Health officials say they believe the “vast majority” of cases in the U.S. vaping illness outbreak have been tied to vitamin E acetate.
That's a thickening agent added to illicit THC vaping liquids.
Officials also said Friday that vaping illnesses can get worse, even deadly, after patients leave the hospital and doctors should check on patients within two days of sending them home.
The nation's outbreak of vaping-related lung injuries continues. But new cases are on the decline.
More than 2,500 cases have been reported across the nation. There have been 54 deaths.
The CDC previously announced that one vape brand was cited by more than half of patients suffering vaping-related illnesses. Dank Vapes was the brand cited by more than half of patients. But it's not a licensed product coming from one business: It's empty packaging that can be ordered from the internet.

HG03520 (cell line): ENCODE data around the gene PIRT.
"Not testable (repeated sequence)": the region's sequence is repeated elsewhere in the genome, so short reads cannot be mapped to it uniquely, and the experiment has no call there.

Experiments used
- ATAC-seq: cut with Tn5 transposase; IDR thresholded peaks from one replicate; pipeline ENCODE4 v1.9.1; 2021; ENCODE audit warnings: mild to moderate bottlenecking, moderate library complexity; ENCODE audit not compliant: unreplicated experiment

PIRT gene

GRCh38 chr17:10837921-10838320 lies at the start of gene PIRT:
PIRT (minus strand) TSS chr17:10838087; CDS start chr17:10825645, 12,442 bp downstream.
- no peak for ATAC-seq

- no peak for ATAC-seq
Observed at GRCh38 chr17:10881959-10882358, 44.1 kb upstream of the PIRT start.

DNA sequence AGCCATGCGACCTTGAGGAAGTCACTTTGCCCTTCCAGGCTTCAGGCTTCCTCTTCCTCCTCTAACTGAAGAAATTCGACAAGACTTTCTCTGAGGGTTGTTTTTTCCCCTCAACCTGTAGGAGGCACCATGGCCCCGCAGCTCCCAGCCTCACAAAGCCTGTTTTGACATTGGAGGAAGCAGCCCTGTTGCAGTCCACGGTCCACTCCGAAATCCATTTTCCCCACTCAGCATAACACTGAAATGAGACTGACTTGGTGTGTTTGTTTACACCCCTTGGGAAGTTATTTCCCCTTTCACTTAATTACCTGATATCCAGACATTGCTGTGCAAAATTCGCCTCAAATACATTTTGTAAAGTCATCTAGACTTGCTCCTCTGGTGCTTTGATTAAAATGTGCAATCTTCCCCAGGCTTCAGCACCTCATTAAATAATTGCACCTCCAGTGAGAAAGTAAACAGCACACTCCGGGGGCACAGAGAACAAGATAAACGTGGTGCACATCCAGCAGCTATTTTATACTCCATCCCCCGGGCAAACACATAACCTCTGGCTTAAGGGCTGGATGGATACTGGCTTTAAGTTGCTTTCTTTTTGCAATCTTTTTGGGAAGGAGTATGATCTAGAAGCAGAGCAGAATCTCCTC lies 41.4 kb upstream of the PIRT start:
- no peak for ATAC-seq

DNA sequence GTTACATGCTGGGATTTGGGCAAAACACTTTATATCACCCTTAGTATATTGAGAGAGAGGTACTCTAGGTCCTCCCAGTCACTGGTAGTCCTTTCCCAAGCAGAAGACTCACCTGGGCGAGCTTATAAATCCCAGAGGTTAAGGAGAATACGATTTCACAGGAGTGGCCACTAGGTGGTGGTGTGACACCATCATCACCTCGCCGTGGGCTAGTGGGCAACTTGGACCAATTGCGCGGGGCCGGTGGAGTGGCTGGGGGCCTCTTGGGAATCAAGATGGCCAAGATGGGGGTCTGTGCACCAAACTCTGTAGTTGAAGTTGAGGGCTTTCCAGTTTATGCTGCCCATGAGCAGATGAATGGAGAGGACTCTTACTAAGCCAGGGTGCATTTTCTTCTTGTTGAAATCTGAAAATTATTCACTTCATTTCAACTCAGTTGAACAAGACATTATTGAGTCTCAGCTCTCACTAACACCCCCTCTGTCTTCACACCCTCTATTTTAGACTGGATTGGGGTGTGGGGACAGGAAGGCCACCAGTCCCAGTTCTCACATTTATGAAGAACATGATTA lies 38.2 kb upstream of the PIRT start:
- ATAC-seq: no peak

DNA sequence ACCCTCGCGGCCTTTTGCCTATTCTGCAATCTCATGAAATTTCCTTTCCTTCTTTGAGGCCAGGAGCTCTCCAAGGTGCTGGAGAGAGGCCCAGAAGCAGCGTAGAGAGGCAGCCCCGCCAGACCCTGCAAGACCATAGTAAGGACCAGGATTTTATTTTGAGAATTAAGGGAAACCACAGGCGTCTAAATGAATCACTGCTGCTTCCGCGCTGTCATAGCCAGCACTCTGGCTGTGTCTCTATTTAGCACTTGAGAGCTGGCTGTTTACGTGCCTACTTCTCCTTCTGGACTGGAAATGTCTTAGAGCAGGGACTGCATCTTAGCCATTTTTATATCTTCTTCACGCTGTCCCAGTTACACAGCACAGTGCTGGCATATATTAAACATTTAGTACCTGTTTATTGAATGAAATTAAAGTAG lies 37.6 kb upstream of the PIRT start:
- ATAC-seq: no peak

Previously reported data suggests the vaping outbreak might have peaked in mid-September. The CDC said that since Sept. 15 there has been a steady decline in the number of hospitalized patients reported weekly to the agency.
Vitamin E is a common ingredient in nutritional supplements and topical skincare treatments. It's usually not harmful when ingested or applied topically, but experts said research indicated the oily nature of the chemical could irritate the lungs when inhaled. The compound is used as a thickener in vaping liquid, particularly in black market vape cartridges.
Consumers have been urged to avoid e-cigarette products containing THC in particular, especially those obtained through informal means, such as through friends or dealers.